Effective Strategic Planning. (Lefty's Corner)

By Lefkowith, Dave "Lefty" | Management Quarterly, Spring 2001 | Go to article overview

Effective Strategic Planning. (Lefty's Corner)


Lefkowith, Dave "Lefty", Management Quarterly


The Problems with Strategic Planning

I was stunned at the huge response I received at the San Antonio Directors' Conference on the topic of strategic planning. After hearing the comments and conversations of so many who attended my session, I can only conclude that many people are concerned that their strategic planning efforts are time consuming, perhaps expensive, and not particularly effective in the real world.

In fact, these are problems I've seen in my many, many years of helping organizations develop their strategic plans:

1) far more often than we'd like to admit, there is a "disconnect" between the strategic planning efforts of an organization and any real world action steps. Without a solid linkage between a) the strategies developed in the strategic plans and b) the day-to-day activities of the organization, any investment in strategic planning is wasted time and effort;

2) even when effective strategic plans are developed, there is little awareness of (or commitment to) the strategic plan within the organization; and

3) at the end of the year, there is nothing to measure whether or not the organization has been successful in achieving its strategic vision.

If these problems plague the strategic planning efforts you're a part of, then perhaps there are some simple steps you can take to make sure your investment in strategic planning results in measurable real world initiatives that energize your organization.

Start by Aiming High

The key to any successful strategic planning initiative is to start with your aspirations. Strategic planning should focus on looking to the future and dreaming about how your organization can set and achieve "aspirational goals" that will deliver unparalleled benefits to your consumers, your organization and your employees.

In my speech, I joked about how I've been criticized many times for being "under-informed and impractical" -- but I'll wear that mantle proudly. Far, far too often I see the exact opposite in strategic planning efforts, I see organizations and individuals who are "prisoners of their paradigm," stuck in the familiar to the detriment of the organization.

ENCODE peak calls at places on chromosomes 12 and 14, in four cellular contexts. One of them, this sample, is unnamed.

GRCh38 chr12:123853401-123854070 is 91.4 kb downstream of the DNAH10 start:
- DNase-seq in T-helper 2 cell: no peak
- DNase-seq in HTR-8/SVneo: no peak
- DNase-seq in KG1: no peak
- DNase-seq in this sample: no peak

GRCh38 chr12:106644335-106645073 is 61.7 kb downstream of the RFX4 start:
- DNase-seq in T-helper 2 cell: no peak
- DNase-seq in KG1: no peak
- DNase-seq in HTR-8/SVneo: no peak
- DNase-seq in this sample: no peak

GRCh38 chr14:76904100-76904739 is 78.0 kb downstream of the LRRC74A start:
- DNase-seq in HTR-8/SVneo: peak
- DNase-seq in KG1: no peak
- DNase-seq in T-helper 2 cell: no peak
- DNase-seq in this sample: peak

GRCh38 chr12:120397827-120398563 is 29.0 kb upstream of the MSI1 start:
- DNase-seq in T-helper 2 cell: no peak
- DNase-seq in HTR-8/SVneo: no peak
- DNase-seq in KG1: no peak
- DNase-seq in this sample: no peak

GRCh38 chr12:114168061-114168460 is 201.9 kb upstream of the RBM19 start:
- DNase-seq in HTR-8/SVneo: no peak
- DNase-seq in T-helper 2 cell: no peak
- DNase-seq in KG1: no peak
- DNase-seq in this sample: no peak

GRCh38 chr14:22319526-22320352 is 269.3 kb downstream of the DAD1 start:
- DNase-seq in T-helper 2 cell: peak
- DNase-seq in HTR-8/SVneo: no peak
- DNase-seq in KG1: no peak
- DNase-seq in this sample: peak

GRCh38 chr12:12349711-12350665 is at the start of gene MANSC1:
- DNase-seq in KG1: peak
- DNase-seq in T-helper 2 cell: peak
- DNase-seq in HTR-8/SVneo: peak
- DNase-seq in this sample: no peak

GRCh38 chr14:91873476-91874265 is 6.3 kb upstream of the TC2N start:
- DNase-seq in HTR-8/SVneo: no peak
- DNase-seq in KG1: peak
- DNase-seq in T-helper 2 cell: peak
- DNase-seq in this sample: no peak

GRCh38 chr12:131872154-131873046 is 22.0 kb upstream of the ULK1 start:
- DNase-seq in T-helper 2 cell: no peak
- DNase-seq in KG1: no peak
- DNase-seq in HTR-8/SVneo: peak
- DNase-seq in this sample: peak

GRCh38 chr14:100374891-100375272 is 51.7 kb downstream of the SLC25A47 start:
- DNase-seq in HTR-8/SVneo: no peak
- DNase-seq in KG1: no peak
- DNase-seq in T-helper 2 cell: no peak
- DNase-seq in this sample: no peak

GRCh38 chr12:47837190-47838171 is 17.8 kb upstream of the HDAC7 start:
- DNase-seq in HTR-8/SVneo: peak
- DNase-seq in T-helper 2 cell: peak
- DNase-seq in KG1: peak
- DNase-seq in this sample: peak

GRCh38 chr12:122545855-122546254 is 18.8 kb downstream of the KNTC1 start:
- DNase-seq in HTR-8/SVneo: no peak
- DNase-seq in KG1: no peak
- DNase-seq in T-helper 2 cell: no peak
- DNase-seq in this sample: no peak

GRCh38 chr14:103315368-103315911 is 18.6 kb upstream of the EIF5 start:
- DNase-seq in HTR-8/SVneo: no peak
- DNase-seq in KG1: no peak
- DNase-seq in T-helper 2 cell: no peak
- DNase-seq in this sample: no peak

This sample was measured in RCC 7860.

If you want an extraordinary payback from your strategic planning investments, then you need to take the courageous first step of moving away from the familiar. You have to be willing to say: "Our strategic planning mission this year is to develop a vision for the future that challenges our basic assumptions, and forces us to reach for the stars."

Because I'm a speaker I've heard many other speakers over the years, and one of the best comments I heard was from a world famous test pilot and his airplane designer brother: "If you come up with a goal and 50% of the people who hear it say immediately: 'That's crazy, that can't be done!', then you have a good goal." That's because if 10% say it's crazy, you haven't gone far enough. And if 90% say you're crazy, they may be right!

So start with your greatest aspirations. Throw in your greatest fears, because effective strategic planning is just as much about what you avoid as it is about what you pursue.

Then figure out where "the rubber meets the sky" in terms of translating your vision into actual, concrete action plans.

Creating Performance Measures for Strategic Goals

One of the best ways an organization can gain the discipline to pursue an aspirational strategic plan is to create concrete performance measures for each strategic goal.

Because in the real world we all live in, what gets measured gets done!

The best performance measures - performance measures that motivate extraordinary performance and create the basis for evaluating the success of an organization - share three critical characteristics:

1) The performance measures are objective - the best performance measures are based on data that can't be fudged or manipulated. …

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